• Technicians use the smartphone as a true phone most of the time
  • Send a limited number of email messages
  • Are not required to enter large amounts of data (point and click applications)
  • Require access to web-based information intermittently
  • Do not use downloaded video for training and troubleshooting
  • Require limited amounts of data downloaded from the company and/or suppliers/unordered_list]

We recommend tablets when technicians:

  • Make very few voice calls
  • Send multiple email messages every day
  • Enter significant amounts of data (where a larger keyboard would save time)
  • Use the web to acquire and download company and/or supplier data
  • Use video for training, troubleshooting and communication (ex: Apple’s FaceTime video)

Laptops are only necessary when technicians often have limited or no access to a network and require access to data intensive office applications (i.e. Microsoft Word, Excel, Adobe products, etc.) Use of laptops is rapidly declining.

Do you recommend Android, iOS, or Windows operating system devices?

We recommend Android or iOS simply because they are the most prevalent operating systems – and therefore most familiar to the majority of field workers (reduced training requirements).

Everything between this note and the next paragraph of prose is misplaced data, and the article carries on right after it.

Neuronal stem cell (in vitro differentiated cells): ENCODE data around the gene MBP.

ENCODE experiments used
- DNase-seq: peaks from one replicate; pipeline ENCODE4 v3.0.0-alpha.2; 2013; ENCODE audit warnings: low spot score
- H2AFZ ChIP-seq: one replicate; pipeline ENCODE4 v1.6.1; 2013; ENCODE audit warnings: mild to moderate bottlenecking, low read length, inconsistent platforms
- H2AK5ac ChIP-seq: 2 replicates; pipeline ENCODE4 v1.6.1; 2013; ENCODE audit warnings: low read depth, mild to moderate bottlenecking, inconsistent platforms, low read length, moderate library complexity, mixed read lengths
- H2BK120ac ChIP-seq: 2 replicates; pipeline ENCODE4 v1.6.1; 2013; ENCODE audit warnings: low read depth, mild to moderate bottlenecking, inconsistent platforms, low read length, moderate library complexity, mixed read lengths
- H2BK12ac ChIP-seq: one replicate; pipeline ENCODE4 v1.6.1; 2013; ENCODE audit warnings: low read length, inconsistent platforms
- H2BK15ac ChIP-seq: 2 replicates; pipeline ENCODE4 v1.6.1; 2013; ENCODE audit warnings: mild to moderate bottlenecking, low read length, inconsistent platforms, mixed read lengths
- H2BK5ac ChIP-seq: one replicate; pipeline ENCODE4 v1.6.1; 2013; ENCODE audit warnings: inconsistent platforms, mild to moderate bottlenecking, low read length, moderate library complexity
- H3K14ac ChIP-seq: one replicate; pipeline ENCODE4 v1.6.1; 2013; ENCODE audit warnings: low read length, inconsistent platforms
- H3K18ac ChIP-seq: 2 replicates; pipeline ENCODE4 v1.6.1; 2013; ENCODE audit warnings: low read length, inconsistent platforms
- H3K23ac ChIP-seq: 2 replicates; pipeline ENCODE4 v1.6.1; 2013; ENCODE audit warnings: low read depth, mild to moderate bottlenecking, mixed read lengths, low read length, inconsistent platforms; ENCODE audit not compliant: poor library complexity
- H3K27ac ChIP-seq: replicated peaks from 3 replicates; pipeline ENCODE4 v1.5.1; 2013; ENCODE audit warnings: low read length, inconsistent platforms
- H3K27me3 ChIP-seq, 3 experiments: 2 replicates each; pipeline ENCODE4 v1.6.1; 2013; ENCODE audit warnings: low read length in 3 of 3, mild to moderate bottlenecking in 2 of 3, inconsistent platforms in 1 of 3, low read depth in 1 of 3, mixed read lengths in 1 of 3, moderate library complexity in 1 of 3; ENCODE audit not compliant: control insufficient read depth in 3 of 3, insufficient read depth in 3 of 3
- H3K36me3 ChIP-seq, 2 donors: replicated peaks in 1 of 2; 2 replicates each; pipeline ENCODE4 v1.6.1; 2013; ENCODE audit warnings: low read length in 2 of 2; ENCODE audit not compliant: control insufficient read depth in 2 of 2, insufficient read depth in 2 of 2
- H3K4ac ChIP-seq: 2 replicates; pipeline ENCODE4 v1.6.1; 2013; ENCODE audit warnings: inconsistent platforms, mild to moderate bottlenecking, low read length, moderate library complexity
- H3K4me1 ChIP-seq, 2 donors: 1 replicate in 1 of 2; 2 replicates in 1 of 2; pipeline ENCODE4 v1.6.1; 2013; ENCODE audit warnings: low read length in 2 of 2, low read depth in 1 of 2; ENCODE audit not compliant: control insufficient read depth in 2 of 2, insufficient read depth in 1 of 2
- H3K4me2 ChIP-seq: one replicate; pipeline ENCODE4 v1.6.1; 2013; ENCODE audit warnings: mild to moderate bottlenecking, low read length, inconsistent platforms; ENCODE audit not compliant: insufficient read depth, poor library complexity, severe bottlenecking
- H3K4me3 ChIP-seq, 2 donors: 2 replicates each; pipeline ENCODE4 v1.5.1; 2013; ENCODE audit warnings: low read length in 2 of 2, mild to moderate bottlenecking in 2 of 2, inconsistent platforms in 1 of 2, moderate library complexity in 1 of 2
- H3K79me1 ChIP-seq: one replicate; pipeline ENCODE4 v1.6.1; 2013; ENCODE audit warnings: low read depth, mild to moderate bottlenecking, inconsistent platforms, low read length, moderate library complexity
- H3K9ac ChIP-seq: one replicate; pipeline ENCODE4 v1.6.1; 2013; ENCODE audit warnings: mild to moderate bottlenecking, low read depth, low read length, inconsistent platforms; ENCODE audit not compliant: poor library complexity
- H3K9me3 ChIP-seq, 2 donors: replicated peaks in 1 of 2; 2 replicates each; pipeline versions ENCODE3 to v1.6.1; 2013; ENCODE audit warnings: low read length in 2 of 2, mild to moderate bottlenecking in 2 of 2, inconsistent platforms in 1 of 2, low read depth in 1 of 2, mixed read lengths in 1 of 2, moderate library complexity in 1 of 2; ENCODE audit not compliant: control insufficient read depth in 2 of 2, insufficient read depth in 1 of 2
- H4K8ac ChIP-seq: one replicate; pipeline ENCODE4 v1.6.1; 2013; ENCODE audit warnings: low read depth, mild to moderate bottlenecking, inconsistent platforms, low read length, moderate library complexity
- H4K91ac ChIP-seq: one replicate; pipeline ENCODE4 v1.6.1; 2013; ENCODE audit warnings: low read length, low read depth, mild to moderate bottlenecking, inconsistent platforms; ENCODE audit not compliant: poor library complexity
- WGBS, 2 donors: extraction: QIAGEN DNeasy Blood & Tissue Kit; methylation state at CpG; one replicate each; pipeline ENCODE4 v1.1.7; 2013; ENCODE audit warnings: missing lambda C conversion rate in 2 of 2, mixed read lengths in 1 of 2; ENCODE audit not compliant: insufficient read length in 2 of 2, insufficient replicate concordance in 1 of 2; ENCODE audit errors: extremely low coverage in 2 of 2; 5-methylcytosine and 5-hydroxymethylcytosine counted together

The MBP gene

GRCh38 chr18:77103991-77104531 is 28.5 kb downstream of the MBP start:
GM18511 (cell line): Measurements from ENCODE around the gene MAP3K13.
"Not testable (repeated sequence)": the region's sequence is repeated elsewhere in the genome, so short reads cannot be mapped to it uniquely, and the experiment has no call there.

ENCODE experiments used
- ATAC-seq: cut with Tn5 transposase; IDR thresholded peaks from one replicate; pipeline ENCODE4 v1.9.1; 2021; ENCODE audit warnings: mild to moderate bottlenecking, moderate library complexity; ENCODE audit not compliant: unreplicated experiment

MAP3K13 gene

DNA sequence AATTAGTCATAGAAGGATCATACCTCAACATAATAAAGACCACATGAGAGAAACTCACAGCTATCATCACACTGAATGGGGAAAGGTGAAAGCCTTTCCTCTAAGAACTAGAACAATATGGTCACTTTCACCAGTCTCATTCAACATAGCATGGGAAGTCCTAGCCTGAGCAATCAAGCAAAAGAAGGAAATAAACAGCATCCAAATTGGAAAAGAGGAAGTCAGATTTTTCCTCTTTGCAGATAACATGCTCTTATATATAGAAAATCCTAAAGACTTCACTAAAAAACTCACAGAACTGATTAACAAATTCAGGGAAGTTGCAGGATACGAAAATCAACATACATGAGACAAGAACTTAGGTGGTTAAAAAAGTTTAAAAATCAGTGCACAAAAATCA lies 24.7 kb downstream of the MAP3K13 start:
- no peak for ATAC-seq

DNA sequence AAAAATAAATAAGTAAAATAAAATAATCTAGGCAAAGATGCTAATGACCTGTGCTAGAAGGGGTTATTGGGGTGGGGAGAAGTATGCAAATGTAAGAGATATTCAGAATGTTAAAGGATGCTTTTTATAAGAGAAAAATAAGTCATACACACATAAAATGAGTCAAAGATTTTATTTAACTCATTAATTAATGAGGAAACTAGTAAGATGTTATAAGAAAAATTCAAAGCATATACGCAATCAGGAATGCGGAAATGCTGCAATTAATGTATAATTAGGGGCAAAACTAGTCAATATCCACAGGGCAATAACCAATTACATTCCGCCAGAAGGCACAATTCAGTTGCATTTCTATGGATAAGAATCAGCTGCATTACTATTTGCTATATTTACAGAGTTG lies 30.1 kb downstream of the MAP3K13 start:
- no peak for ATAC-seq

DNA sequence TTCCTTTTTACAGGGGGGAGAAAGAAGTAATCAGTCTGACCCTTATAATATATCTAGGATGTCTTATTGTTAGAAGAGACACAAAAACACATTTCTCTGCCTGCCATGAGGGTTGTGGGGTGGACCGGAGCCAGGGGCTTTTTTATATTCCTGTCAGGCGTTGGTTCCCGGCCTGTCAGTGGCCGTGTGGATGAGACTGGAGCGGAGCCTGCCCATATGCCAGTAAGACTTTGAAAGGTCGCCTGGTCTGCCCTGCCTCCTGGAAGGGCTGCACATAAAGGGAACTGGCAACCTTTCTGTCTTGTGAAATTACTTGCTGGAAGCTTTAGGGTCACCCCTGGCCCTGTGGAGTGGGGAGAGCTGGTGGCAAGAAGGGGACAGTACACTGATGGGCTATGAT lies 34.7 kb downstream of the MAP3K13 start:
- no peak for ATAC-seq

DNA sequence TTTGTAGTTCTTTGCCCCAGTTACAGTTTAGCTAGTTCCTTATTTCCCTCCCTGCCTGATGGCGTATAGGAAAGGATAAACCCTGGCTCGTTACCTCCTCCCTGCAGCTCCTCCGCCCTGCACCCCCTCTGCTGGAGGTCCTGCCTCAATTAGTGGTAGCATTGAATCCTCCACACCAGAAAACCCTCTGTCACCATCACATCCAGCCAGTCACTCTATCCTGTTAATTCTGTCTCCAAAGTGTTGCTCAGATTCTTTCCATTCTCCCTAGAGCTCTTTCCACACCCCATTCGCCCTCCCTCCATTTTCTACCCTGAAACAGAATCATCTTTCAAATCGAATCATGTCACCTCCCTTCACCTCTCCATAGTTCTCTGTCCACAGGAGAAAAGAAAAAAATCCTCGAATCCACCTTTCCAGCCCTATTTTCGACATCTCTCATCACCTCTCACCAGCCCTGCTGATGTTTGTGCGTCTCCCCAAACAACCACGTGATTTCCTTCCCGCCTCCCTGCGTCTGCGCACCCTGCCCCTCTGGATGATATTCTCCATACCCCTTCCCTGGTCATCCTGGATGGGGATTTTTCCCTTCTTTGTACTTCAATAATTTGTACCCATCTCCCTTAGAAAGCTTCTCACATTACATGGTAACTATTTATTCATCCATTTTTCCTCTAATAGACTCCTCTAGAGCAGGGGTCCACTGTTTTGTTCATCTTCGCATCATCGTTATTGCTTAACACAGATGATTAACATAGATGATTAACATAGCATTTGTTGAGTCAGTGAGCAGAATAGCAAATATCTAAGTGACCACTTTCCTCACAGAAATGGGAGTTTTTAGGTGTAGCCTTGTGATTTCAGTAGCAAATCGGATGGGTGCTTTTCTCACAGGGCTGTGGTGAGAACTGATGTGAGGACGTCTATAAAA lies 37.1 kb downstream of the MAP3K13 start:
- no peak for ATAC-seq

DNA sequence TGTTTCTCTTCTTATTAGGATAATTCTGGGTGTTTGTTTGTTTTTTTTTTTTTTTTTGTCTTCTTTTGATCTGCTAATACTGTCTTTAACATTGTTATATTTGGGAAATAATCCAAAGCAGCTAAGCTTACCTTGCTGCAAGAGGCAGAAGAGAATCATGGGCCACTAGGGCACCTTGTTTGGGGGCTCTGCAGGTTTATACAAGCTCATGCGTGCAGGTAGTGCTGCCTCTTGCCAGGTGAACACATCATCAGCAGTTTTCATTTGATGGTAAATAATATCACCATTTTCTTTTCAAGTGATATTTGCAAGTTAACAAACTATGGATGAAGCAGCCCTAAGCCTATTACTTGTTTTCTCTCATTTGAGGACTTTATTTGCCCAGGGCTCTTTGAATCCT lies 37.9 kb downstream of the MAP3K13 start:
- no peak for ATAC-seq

For organizations thinking about a bring-your-own-device approach (BYOD), what are the most important considerations?

Employees often want to use their personal devices at work-–and for work-–as well. This provides both possible benefits and real dangers as well. It’s important that enterprises understand the challenges that BYOD creates and the policies and systems that should be in place before field technician-owned devices are incorporated into an organization’s technical ecosystem.

We actually wrote a white paper on the subject but, generally, companies need to look at four major areas of consideration: security, regulatory compliance, device support and end user support. Once the decision is made to allow personal devices to be used for company work, BYOD policies have to be developed and it usually makes sense to bring in some kind of mobile device management system (depending on the size of the company).